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How to be a Good Jewish Lover: The Basics

Strong marriages aren’t frictionless; strong marriages have deliberate practices that allow for complicated, fallible people to be in relationship with each other.


In her senior year of college, my wife fell in love with a fairly sedentary journalist; now she’s married to a fairly active rabbi.


In some ways, I’m the same person I was 25 years ago; in other ways, I’m really not. I’ve grown and changed in our time together and so has she. In many important ways, we aren’t the people we were when we met – our interests have changed, our bodies have changed, even our names have changed. Our relationship, however, has endured all these changes and many more.



As we’ve stumbled and risen again, we’ve come back to a few simple practices that form the basis of our life together as well as the work I do with couples preparing for marriage. These are not the practices of saints; they are the practices of two flawed, imperfect, inconsistent humans who work every day to love each other a little bit better than we did yesterday. These are the three foundational practices we rely on the most:


Know your Partner

It might seem obvious, but we need to really know our partners. The Hebrew Bible uses the same word to indicate physical and emotional intimacy because the same practices that make a good lover in bed are the same practices that make a good lover out of bed. A good lover gets naked, which is to say, gets vulnerable, so our partner can see us fully, in our insecurity and perceived flaws; practices tenderness, and is only ever gentle and loving with the most sensitive and vulnerable parts of our partner’s body and their psyche; and cultivates curiosity, recognizing that there really are different strokes for different folks, and what turns them on – in bed or out of it will necessarily turn their partner on.


Pioneering relationship therapists John and Julie Gottman write that “knowledge of our partners, as they are now, is the foundation not only of love, but of fortitude to weather the storms all couples inevitably face.” Sometimes, it can be easier to know our partner’s body than it is to know their soul. A good lover cultivates knowledge of both by getting naked, getting tender and getting curious.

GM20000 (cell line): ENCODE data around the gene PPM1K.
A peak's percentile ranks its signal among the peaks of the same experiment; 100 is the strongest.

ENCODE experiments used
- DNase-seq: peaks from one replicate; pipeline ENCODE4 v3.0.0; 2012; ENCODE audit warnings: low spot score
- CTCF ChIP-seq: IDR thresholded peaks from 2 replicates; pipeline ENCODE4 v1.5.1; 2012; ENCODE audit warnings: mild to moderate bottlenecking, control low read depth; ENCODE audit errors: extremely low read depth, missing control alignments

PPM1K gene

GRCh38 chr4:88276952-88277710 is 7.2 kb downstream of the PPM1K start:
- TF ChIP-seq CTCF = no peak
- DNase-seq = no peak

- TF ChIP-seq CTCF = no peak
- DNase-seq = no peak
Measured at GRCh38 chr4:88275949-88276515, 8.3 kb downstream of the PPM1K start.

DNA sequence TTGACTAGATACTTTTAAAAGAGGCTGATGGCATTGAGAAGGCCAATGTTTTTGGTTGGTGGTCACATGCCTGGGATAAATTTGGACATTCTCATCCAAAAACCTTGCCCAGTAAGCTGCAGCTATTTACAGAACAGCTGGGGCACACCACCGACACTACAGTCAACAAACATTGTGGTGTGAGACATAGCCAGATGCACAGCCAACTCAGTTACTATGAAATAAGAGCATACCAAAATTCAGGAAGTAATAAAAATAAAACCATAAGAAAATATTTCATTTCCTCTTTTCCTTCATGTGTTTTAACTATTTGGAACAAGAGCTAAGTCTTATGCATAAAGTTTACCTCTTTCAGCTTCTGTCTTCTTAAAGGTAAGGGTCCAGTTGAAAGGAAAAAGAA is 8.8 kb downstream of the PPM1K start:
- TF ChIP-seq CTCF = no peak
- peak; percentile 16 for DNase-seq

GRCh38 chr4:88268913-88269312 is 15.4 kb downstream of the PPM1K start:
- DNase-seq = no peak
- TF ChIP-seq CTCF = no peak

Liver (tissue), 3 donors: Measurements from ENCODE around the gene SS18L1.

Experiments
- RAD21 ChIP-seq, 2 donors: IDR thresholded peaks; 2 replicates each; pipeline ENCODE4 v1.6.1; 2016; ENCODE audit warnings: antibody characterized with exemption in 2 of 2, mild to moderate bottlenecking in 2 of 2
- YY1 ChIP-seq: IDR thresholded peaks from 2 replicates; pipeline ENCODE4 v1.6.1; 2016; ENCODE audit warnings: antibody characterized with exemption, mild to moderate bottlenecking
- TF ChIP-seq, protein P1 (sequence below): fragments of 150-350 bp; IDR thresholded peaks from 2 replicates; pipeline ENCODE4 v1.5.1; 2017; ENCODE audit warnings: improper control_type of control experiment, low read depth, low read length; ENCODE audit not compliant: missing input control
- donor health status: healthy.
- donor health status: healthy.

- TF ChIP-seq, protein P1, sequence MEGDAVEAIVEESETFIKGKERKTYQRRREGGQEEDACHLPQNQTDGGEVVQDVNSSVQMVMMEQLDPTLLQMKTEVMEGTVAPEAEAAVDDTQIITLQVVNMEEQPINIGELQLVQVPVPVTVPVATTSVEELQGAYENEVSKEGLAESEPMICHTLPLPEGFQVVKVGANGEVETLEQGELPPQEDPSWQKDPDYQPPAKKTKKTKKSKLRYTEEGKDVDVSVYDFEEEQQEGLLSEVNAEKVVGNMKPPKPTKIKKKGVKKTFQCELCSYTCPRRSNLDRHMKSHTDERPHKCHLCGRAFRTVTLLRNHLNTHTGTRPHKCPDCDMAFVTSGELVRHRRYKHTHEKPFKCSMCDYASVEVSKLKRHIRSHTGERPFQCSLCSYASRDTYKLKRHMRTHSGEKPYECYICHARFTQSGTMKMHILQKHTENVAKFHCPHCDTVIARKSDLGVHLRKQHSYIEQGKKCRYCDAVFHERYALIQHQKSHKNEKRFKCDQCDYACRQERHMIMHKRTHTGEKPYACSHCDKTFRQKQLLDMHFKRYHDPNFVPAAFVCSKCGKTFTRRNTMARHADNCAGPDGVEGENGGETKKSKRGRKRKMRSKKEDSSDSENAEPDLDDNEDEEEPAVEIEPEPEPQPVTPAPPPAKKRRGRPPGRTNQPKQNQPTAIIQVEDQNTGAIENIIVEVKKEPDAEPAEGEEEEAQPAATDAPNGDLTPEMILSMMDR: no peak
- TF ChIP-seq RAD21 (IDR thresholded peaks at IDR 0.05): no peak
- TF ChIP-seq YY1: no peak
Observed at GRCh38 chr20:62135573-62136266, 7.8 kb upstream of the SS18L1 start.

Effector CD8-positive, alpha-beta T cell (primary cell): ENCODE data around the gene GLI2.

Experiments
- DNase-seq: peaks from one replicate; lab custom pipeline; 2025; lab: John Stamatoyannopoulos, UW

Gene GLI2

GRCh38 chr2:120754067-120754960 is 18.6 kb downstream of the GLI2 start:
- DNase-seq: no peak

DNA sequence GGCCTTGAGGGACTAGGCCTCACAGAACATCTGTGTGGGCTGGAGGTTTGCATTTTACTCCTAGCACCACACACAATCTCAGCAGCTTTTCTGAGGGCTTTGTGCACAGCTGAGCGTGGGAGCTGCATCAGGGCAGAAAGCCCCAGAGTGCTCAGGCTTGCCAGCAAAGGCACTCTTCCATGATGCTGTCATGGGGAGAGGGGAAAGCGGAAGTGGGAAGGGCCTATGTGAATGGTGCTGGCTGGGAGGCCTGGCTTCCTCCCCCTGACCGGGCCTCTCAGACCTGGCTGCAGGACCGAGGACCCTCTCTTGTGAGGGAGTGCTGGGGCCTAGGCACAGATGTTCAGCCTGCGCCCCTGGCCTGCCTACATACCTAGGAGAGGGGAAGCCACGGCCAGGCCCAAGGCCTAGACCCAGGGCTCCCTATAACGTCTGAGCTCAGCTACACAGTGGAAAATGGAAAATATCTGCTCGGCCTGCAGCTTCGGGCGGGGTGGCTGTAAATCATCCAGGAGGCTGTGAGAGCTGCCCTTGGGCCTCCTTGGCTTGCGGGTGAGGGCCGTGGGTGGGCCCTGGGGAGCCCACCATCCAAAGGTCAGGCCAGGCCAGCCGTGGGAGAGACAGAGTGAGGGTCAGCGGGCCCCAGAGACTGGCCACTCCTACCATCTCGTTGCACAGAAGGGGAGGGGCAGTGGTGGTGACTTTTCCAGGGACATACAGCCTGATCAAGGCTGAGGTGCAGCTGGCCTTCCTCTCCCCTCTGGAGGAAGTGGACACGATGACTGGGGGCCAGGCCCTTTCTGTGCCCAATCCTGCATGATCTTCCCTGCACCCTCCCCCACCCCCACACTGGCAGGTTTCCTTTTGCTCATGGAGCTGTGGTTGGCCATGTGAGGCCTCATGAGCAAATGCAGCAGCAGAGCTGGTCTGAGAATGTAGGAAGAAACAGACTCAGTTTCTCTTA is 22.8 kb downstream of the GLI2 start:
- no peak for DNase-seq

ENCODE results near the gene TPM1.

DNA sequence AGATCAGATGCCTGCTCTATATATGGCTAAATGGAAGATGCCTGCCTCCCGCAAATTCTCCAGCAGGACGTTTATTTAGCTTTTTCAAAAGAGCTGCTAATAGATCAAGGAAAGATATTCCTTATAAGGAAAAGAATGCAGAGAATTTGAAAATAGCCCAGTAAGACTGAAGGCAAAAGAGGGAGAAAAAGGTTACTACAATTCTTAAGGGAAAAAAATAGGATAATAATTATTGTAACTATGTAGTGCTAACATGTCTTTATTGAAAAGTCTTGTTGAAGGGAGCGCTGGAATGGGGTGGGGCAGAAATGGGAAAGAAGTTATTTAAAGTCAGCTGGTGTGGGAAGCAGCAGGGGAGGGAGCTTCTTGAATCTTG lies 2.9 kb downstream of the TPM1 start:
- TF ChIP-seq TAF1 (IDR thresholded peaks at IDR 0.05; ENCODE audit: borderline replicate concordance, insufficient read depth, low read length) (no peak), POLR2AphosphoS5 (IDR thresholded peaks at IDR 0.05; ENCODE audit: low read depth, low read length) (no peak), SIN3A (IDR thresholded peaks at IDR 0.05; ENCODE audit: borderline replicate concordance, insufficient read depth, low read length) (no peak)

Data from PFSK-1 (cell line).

Embrace Imperfection

The Jewish tradition teaches that the world could not stand without teshuva, without the ability to recover from life’s inevitable disappointments. Any two people who love each other will frustrate and fail each other at times – that’s practically a given in human relationships. The real question is what to do with that frustration – we can tally our partner’s shortcomings and use them to tear each other apart, or we can cultivate teshuva, or an orientation towards repair, and forgive our partners’ failings and accept their forgiveness of ours. The greatest gift that two partners can give each other is acknowledging flaws and places where work is needed, and loving them anyway. Your relationship is more than the sum of your problems.


Commit to Maintenance

Any complex system has imperfections that need to be addressed through ongoing maintenance – this is true of car engines, this is true of organizations and this is true of relationships as well. I strongly encourage every couple I work with to commit in their ketubah, or marriage covenant, to regular and frequent times to talk with each other. This is not a date or pre-bed conversation; this is a weekly opportunity to center our partner’s reality, and listen to their hopes and frustrations on their terms, not ours. It is also an opportunity to hear from our partners in a calm and deliberate way about the way we have (inevitably – see above) fallen short and make amends.


These three rules are not magic, nor is this a comprehensive list of best practices in a relationship. In my life and the lives of the couples I work with, I have found that these practices can provide a foundation for the grace and respect that are necessary for any relationship between humans to thrive.


The Jewish tradition teaches that when a relationship is weak, we can live in the lap of luxury and be miserable, but when it is strong, we can deal with any adversity, even a bed as narrow as a sword.


Strong marriages aren’t frictionless; strong marriages have deliberate practices that allow for complicated, fallible people to be in relationship with each other.

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